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Just past the SATA ports we find a USB 3.0 header and thank the nerds that be that someone finally put a USB 3.0 up front for the front panel connector! It has gotten really old stretching a USB 3.0 Cable over to the PCI-E side of the board. Squeezed in there beside the USB 3.0 header is the MemOK button and we are still in mourning for the power, reset and Clear Cmos buttons we have come to expect as standard motherboard amenities. Moving left we have two more fan headers and the ATX main power connector which is of course 24 pin.

Tough_Plugs

Here’s the I/O plate with the TUF paraphernalia in place and we dare any plugs or for that matter dust to get past them. On a side note a 5 1/2 inch drive bay with a slide out tray wouldn’t have been out-of-order to store all the excess TUF gear in. We suspect a large amount of TUF gear will end up lost without an organizer of some sort.Asus_Sabertooth_X99_12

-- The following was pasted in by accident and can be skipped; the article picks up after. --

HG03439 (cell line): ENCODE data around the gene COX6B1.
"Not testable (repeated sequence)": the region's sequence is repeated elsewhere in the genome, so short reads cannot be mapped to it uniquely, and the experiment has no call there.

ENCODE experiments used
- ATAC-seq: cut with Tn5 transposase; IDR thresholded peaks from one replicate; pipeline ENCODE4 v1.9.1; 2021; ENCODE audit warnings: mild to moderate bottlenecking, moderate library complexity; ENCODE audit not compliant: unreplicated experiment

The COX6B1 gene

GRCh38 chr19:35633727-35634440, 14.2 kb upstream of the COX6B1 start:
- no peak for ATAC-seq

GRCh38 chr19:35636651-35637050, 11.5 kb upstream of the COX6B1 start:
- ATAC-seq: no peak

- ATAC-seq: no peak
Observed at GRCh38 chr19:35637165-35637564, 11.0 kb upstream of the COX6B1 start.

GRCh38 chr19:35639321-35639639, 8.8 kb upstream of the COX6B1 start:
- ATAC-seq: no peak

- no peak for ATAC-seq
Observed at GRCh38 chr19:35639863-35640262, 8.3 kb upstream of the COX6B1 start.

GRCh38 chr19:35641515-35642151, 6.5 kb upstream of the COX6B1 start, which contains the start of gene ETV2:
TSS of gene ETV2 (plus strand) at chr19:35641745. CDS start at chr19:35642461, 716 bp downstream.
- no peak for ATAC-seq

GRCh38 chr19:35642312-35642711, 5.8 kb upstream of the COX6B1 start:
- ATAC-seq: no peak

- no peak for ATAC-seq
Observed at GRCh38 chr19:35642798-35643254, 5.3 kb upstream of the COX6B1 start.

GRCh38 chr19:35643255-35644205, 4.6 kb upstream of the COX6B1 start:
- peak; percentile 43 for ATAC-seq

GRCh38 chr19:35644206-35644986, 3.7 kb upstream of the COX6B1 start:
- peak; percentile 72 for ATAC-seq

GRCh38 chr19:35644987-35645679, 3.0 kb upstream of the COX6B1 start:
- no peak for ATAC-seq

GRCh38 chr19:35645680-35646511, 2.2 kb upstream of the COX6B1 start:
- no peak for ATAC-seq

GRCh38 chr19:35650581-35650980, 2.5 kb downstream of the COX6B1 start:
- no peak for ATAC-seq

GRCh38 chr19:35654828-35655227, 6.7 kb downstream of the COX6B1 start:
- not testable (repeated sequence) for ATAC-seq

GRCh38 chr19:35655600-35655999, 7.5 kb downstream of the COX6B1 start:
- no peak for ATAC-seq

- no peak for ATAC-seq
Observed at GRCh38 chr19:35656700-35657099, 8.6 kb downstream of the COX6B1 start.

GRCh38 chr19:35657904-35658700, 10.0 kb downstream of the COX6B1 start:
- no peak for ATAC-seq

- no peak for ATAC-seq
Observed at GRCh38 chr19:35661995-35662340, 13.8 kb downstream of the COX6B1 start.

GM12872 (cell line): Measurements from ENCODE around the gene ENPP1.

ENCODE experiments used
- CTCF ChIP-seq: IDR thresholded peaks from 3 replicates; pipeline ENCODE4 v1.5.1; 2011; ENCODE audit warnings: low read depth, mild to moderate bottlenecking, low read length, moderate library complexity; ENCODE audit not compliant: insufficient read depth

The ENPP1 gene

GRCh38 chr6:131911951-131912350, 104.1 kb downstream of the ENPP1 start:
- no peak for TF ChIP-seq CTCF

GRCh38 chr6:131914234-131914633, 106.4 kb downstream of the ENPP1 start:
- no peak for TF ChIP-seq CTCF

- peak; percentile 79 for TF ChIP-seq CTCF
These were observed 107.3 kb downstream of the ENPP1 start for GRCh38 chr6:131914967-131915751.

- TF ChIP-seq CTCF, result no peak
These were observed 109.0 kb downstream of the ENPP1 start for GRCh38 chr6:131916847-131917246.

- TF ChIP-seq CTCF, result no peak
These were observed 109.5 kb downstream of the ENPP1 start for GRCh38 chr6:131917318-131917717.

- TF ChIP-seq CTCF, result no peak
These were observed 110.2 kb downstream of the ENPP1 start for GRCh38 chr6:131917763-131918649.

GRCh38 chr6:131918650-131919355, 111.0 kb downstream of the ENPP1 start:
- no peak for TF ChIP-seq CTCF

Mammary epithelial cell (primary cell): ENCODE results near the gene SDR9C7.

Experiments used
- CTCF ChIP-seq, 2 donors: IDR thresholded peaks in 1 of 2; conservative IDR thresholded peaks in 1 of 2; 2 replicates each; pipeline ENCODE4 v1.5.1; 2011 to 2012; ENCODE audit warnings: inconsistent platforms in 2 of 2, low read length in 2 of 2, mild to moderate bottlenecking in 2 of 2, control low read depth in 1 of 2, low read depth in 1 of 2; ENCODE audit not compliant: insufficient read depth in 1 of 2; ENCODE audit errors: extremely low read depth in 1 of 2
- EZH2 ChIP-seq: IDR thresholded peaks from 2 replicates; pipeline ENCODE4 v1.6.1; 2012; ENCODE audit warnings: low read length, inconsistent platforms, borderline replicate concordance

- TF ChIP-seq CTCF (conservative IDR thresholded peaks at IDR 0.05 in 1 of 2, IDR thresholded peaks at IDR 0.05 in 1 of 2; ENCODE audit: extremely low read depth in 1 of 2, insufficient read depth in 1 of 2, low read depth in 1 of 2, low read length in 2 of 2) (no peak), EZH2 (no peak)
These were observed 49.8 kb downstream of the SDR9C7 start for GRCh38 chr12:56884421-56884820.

The I/O port area is pretty clean and we get 4 USB 2.0 followed by a TUF Detective port. The TUF Detective port lets you connect to the Asus Sabertooth board by Phone Dongle (or Tablet) and download the APP to monitor key parameters and is a sort of replacement for our much-loved Double Digit Debugger which is of course missing on the Sabertooth. The board doesn’t even need to be powered on to use TUF Detective and we’ll have to test it extensively to see just how much we miss the Double Digit Debugger we’ve seen on the PRO series Asus boards.